In response to the Coronavirus Disease 2019 (COVID-19) pandemic, FDA adapted its operations for field activities to provide oversight of regulated industry while mitigating the spread of COVID-19. One set of tools used during the pandemic for oversight of FDA-regulated products has been remote regulatory assessments (RRAs), as further described in this guidance. The term “RRA” (as defined in the Question and Answers section) is used to describe a category of activities for which FDA may use different terminologies, but that are all considered to be types of RRAs, including “remote interactive evaluations,” and “remote record reviews.” Such activities, along with others identified in this guidance, are considered RRAs for purposes of this guidance. In the presence of travel restrictions during the COVID-19 pandemic, FDA utilized certain types of RRAs to assess establishments and their compliance with applicable FDA requirements. Based on this experience, FDA has noted the value of RRAs and concluded that they should be used for certain scenarios outside the current pandemic and for all types of FDA-regulated products.
FDA’s experiences so far have identified significant benefits in using RRAs. For instance, RRAs have assisted FDA in verifying corrective actions taken in response to inspections of previously compliant manufacturers and in gaining compliance insight when it was not practicable to inspect. RRAs have also provided information about deficient practices, which led FDA to take regulatory actions, conduct inspections, and have informed future inspection planning. RRAs have been used to help support, and reduce delays of, approval or authorization of marketing submissions for FDA-regulated products during the COVID-19 pandemic. In the food program, they have assisted in determining compliance with veterinary feed directive regulations, assessing foreign manufacturing process records, adding foreign firms to import alerts, and with issuance of warning letters.
Based on these experiences, FDA has determined that RRAs are valuable and, under certain circumstances, will continue to assist FDA during and beyond the COVID-19 pandemic, in its mission to protect public health, oversee regulated industry, and ensure all types of regulated products comply with FDA requirements.
Further, The FDA articulated several bullet-pointed benefits in the Q & A section of the document:
- Allowing FDA to remotely evaluate compliance of FDA-regulated products, clinical studies, and establishments, as appropriate. This may identify issues that lead establishments to promptly make corrective actions, which may enhance the establishment’s preparedness for their next FDA inspection.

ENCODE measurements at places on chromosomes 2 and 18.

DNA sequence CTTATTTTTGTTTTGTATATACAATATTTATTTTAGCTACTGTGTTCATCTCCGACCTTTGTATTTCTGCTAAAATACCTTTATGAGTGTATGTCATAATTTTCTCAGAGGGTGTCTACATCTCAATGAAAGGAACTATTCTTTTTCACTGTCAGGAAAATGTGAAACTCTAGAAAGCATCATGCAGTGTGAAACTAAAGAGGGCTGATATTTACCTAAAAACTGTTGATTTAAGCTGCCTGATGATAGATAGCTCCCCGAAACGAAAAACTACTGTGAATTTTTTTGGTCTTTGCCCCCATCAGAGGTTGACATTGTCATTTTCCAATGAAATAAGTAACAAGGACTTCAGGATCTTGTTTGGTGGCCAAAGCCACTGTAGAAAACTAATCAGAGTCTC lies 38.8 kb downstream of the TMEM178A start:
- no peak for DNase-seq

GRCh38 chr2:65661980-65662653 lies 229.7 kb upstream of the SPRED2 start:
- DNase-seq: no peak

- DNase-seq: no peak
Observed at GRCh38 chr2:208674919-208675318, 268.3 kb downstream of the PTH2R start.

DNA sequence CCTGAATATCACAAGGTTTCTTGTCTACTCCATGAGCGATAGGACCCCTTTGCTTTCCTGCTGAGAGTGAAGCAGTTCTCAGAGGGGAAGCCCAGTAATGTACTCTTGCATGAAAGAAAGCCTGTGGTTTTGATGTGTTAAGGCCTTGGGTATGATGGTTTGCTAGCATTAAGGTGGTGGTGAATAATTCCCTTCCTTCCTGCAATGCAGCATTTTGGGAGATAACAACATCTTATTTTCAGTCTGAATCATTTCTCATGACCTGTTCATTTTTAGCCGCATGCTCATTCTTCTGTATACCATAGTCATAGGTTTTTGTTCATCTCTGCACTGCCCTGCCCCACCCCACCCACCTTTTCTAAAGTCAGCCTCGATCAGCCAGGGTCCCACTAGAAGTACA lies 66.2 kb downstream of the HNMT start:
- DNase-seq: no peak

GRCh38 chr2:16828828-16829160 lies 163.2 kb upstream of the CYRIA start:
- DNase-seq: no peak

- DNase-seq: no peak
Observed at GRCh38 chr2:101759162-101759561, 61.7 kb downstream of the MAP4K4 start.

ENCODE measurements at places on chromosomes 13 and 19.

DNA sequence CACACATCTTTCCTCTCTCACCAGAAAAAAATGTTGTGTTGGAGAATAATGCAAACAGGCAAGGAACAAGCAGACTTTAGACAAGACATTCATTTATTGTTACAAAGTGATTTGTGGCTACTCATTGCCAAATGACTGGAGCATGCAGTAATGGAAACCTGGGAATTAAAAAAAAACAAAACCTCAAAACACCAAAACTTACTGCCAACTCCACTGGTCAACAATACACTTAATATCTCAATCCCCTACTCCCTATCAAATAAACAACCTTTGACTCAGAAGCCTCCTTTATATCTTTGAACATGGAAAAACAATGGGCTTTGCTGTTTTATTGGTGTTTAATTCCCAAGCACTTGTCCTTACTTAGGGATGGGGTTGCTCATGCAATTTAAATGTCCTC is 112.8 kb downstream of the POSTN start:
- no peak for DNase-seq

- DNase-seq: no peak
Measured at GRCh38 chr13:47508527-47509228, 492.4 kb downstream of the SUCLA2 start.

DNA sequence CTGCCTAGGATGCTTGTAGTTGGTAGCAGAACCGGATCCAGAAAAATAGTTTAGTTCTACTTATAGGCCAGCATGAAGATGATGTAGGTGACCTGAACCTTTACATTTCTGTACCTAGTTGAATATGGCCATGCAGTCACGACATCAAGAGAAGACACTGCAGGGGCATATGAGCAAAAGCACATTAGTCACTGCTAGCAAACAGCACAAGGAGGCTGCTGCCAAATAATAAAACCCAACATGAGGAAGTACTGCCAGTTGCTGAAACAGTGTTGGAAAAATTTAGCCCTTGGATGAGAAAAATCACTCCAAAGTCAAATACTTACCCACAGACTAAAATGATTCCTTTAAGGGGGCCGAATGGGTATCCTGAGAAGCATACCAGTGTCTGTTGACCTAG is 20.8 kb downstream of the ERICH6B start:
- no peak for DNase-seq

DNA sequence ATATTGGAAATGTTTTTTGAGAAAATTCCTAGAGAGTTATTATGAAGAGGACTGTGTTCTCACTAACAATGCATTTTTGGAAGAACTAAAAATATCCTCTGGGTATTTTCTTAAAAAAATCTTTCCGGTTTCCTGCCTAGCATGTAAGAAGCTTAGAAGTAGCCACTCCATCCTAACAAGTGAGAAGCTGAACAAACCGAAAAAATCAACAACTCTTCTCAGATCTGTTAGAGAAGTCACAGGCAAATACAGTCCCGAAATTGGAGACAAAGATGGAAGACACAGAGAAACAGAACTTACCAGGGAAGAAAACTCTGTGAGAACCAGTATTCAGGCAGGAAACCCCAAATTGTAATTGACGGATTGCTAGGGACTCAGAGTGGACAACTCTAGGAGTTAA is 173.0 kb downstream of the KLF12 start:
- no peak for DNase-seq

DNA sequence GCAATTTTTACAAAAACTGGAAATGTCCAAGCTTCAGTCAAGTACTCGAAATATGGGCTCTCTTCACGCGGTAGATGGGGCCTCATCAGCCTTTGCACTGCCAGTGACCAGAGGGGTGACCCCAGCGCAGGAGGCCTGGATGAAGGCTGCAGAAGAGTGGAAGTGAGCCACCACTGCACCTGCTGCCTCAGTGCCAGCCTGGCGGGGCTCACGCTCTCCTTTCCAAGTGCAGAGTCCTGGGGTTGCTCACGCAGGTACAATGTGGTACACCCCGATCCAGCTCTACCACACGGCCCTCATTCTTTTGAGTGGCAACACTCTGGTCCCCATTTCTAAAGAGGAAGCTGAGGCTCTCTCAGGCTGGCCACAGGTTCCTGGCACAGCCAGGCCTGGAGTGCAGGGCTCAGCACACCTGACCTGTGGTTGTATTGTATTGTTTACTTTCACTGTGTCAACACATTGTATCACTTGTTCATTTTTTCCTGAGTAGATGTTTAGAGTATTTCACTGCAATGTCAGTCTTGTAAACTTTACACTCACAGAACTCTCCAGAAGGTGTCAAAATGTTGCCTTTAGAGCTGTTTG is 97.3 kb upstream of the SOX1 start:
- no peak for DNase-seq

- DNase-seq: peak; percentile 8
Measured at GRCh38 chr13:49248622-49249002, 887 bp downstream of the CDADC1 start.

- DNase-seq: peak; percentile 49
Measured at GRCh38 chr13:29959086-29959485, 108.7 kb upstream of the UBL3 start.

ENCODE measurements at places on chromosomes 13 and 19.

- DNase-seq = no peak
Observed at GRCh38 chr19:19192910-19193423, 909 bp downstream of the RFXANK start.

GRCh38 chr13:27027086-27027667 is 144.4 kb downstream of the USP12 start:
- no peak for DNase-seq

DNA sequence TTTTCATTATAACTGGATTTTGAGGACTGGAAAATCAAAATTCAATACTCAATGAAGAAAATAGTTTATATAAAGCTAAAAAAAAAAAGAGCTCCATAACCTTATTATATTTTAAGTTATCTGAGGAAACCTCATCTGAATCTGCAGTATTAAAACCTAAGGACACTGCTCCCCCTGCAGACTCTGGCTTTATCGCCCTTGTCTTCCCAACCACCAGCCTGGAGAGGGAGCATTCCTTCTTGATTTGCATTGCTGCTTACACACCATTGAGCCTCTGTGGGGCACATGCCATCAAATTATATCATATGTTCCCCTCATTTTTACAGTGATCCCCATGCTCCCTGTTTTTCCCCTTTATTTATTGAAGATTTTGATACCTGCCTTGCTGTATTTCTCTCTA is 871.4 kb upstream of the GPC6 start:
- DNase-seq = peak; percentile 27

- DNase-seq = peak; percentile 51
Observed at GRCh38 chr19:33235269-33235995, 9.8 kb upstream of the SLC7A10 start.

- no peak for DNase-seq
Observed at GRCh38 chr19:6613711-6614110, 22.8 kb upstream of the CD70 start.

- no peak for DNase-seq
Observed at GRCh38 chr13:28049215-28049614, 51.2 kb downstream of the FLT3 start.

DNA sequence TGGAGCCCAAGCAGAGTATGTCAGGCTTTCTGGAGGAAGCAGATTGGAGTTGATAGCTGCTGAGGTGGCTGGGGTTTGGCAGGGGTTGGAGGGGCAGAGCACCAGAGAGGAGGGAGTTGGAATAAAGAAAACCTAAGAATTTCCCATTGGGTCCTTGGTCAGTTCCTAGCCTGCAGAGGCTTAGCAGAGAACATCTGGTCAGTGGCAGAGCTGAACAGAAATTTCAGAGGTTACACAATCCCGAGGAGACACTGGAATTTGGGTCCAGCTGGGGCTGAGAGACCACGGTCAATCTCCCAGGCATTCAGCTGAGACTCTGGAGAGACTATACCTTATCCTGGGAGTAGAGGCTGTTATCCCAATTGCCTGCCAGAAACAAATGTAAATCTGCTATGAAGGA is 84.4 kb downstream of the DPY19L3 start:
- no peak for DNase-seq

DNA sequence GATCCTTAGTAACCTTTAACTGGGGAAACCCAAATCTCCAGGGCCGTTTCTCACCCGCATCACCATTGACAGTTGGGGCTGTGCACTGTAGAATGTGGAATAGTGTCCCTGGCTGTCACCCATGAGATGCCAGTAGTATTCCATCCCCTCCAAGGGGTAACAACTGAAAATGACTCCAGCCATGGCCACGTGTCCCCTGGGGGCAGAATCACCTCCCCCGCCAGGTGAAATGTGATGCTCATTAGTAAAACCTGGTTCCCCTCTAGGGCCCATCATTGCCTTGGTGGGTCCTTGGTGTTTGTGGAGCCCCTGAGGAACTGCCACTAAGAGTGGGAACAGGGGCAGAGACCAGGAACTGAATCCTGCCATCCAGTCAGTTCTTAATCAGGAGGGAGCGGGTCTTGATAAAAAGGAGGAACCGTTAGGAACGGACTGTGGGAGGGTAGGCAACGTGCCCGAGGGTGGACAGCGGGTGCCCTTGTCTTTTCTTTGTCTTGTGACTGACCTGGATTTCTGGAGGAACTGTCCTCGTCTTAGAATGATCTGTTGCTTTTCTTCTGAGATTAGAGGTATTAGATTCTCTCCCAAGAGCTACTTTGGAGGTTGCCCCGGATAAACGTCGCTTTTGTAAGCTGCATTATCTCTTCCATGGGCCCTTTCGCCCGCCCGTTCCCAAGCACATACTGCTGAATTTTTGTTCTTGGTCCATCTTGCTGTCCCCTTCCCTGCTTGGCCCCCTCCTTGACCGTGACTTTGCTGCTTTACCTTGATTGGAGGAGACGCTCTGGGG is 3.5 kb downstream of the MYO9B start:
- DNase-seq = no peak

- Having an RRA precede an inspection under section 704(a)(1) of the FD&C Act could reduce resource expenditure by (1) potentially reducing the time FDA is present at the establishment, and (2) helping optimize FDA’s time on-site, by reducing the extent of records to be reviewed during the inspection.
- FDA can make regulatory decisions, including the approval of an application or authorization for emergency use, without an inspection, when appropriate conditions are fulfilled, such as, the ability to verify information in the marketing submission. In such cases, the application approval, or the authorization, must still meet applicable standards.
- Providing FDA additional information to incorporate into a risk-based inspection schedule, thereby helping FDA use inspectional resources more efficiently and effectively.
- Assisting FDA in verifying corrective actions taken in response to inspections of previously compliant manufacturers.
- Helping to support, and reduce delays of, approval or authorization of marketing submissions for FDA-regulated products.
The guidance also acknowledges some of the challenges with conducting these types or remote activities, primarily citing technology issues such as good, high-bandwidth connections needed for live video streaming, as many respondents noted in the Quality Digest article last year. After optimistically noting the ways in which remote audits might actually produce better evidence, we concluded: